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Completing circles: what our animals teach us

November 23, 2009 3 comments
Celtic Knot

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I’ve been slammed at work for the last couple weeks – twelve hour days do not let me be a good dog (or cat) trainer. Some days, the cuddle time I get with Casey, Madison and Churro is all the interaction we share. I feed them, they eat. We go for walks. We cuddle for a few minutes before I go off to work, and they moan (M.) or groan (Casey) or purr and head-butt (Churro) with me until it’s time for them to go back to crates to nap the day away. I come home, and we repeat the process – except that cuddle time usually melts into falling asleep together. Then Casey wakes us all up in the middle of the night. I ex them all again, and they go into crates for a couple of hours until daylight, when the alarm goes off and we do it all again.

I’ve been so slammed that for a couple days this week, I didn’t keep up with my blog reading, or my Twitter stream. And then I saw a tweet from my friend @azahar – missing her Sunny, her 16 y.o. cat who earlier in the week hadn’t been doing well and had needed a quick trip to the vet.

Sunny died while I was off trying to coax a validation test script out of some co-workers and do role reviews in my application and help plan a retirement party. And my friend, a day ahead and thousands of miles away in Spain was deep in the agony that follows when a circle closes, and the realization that our lives are longer than the pets who enrich our days hits us, hard.

I can’t make Az’s pain less. I’m not sure anything can, except time. As I shift softly here on the couch, so that I don’t wake up my own old man Casey, reading about her pain reminded me how close that minute can be for all of us with pets, but especially for those whose pets are celebrating senior birthdays.

Casey will be 15 this week. No, to those who’ve wondered, he’s not dead – just living the slightly befuddled life of a senior dog who some days doesn’t remember who he is or where he is, but is otherwise physically healthy. This weekend, I’ve been slowly working at getting him trimmed up, to take a 15th birthday photo. He can only tolerate a few minutes of grooming at a time, so routine maintenance is a process – but I should be able to give you all a picture of my old man looking his best sometime before the week is over.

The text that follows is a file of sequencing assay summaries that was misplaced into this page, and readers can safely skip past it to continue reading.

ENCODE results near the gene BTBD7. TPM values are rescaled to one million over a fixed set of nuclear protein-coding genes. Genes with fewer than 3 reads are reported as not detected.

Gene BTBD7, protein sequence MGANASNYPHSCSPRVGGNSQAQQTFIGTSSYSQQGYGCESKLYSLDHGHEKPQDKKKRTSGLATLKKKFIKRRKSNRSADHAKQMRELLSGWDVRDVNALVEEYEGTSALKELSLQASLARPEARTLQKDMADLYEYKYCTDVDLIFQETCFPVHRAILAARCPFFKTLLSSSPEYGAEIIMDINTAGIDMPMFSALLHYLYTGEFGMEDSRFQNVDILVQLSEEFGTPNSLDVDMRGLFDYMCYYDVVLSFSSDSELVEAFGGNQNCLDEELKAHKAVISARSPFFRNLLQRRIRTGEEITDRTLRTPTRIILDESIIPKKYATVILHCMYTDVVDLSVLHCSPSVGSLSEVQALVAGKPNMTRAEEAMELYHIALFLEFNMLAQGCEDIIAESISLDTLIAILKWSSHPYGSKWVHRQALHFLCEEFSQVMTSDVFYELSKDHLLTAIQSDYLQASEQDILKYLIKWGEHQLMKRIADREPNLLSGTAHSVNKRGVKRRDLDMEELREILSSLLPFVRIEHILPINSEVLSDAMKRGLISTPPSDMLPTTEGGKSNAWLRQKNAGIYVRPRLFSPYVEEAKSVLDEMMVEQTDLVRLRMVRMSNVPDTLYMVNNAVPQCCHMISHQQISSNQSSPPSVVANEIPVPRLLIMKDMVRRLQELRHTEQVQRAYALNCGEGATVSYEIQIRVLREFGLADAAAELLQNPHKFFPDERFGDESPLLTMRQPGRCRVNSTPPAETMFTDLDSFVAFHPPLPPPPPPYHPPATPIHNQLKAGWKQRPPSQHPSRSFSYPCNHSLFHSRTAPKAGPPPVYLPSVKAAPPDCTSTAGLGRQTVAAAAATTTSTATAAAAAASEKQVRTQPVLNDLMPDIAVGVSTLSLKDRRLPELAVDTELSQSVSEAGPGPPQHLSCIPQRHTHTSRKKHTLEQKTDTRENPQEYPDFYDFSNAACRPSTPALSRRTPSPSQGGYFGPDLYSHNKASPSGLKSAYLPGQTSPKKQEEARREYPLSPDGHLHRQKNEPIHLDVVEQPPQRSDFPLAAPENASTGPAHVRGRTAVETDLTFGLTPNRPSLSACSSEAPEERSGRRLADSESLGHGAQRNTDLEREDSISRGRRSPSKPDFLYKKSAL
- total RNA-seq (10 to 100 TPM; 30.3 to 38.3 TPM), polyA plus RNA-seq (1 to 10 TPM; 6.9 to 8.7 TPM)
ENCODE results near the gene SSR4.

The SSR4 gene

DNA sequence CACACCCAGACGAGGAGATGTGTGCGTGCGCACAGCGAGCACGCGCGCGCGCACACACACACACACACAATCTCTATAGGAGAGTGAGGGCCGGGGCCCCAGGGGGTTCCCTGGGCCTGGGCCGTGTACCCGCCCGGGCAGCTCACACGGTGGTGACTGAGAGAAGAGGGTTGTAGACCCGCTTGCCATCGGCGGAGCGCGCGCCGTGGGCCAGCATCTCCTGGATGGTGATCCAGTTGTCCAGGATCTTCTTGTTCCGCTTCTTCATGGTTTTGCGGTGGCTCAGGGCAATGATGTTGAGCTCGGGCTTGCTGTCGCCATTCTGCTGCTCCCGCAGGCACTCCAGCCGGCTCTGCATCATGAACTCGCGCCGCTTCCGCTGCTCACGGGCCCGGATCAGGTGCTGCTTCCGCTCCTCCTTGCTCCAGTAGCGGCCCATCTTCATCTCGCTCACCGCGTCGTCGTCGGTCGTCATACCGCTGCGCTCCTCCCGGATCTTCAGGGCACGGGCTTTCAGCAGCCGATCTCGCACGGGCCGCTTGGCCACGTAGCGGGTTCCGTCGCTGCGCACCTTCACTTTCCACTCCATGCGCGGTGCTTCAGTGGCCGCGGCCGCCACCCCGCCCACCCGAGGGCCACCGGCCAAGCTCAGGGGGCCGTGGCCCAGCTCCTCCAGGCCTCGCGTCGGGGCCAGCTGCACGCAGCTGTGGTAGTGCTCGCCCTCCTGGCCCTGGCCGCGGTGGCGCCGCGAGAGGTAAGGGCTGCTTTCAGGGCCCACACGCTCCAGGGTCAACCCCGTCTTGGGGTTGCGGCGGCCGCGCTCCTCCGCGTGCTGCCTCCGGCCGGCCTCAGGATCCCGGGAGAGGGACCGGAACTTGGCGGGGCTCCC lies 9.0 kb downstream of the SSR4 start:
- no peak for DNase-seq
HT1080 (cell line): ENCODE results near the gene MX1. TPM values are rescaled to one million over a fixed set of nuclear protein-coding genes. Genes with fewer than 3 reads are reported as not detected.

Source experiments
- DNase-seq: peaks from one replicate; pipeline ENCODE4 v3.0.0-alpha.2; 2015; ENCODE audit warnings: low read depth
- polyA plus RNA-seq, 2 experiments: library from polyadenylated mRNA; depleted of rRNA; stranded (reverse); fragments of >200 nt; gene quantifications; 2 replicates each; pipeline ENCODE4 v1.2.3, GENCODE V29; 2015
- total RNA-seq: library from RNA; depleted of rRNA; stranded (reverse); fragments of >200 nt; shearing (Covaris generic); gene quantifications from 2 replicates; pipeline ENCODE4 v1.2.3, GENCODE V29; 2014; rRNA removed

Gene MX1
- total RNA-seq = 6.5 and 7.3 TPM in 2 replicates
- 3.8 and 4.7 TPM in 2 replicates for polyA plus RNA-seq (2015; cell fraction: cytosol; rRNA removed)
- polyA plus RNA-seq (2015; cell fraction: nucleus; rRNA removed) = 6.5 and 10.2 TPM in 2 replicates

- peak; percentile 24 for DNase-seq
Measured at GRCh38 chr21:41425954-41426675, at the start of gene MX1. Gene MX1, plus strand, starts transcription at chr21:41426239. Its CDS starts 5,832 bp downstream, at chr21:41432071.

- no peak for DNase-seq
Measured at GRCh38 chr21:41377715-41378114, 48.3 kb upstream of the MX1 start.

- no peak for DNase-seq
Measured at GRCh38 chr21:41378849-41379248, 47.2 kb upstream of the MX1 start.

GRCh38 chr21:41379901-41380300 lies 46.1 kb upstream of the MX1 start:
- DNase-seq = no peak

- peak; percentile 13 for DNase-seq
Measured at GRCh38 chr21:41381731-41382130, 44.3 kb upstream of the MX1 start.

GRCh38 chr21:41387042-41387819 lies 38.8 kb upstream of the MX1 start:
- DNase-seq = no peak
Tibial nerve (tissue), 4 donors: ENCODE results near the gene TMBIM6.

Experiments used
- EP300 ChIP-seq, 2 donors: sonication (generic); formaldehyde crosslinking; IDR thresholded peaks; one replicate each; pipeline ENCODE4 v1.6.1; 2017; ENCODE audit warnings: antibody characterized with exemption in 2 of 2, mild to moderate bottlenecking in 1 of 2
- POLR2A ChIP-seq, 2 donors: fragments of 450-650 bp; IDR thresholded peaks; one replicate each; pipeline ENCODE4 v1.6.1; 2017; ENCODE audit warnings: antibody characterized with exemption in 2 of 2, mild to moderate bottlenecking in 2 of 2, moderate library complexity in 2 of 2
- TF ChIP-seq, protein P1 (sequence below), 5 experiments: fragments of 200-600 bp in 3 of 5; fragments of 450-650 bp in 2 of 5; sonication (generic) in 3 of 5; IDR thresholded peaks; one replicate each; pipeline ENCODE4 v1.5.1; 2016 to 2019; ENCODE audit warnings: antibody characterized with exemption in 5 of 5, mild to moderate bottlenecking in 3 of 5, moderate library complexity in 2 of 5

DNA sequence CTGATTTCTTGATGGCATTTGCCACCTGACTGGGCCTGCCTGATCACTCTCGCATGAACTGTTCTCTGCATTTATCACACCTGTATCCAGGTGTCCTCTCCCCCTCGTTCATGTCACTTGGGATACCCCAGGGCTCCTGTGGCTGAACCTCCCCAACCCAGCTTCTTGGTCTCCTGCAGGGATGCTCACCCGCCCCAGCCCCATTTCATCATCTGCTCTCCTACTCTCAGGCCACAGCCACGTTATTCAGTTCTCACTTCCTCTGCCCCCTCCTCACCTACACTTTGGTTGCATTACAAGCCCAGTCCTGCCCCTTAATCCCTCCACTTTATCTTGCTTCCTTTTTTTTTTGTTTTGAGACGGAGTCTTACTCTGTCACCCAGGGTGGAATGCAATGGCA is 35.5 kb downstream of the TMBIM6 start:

I vividly remember the day I went to meet Casey. We drove 3 1/2 hours through a blizzard to come home together. He rode in the #100 crate on my front seat. We stopped twice so that he could pee. He was so small, easily the smallest non-cat creature I’d ever had in my house, and as he sat at the top of the stairs to the side door, looking down, I could hear him thinking “It’s very far, Pat.” He played ball almost from the moment I brought him home. He adored my Gordon setter Bard and my English Springer spaniel Jazz (who were 8 and 12 1/2, respectively, when I brought Casey home.) He learned everything at light-speed. He was the little red speed demon that ran the fastest course of the trial on the day that he earned his NA…and the reason that agility hot-shots like Diane Bauman lined up the next day to watch *us* run.

Casey became the head cuddler as I worked my way through first the recovery from a hemorrhagic stroke, and then five+ years of cancer treatment – if you’d like more of that story, you’ll find it at Life Out Loud. He adjusted as his show career abruptly stopped, shifted gears, restarted after the stroke, downshifted again during cancer treatments, and then took on new directions when I grew stronger. In ’96 he lost his mentor Jazz; a few years later, his friend Bard. He outlived all of his cats: Aslyn, Rocket, and Rani. He saw me re-home the upstart Gordon setter Reuben – I found for Reu the active performance home he deserved, so that he didn’t have to spend his young life as my cancer therapy dog. Casey welcomed into our home his new BFF, Princess M., and a new cat, Churro. His circle is smaller now than it used to be, and I can see that it’s nearing the point where it will close – but not just yet.

I’m dreading that day. And Az’s week has reminded me that I must not let the other things in my world interfere with enjoying the days I have with the creatures around me whose lives are too short.

Az discovered some truths about herself while she lived within Sunny’s circle, and she shared them here in this post from Casa Az: “Learning to Love.” As I read it, hugging my own creatures, I realized how much I’ve learned from all of mine – Taryn, Jazz, Nola, Muni, Bard, Reuben, Ashlyn, Silkyn, Rocket, Rani – and now the ones who draw the current circles in the knots of my time: Casey, Madison and Churro.

But circles close – it’s their nature. It’s our gift to learn from the pets who author our circles, and realize how much they enrich our days.

What have you learned from your pets today?

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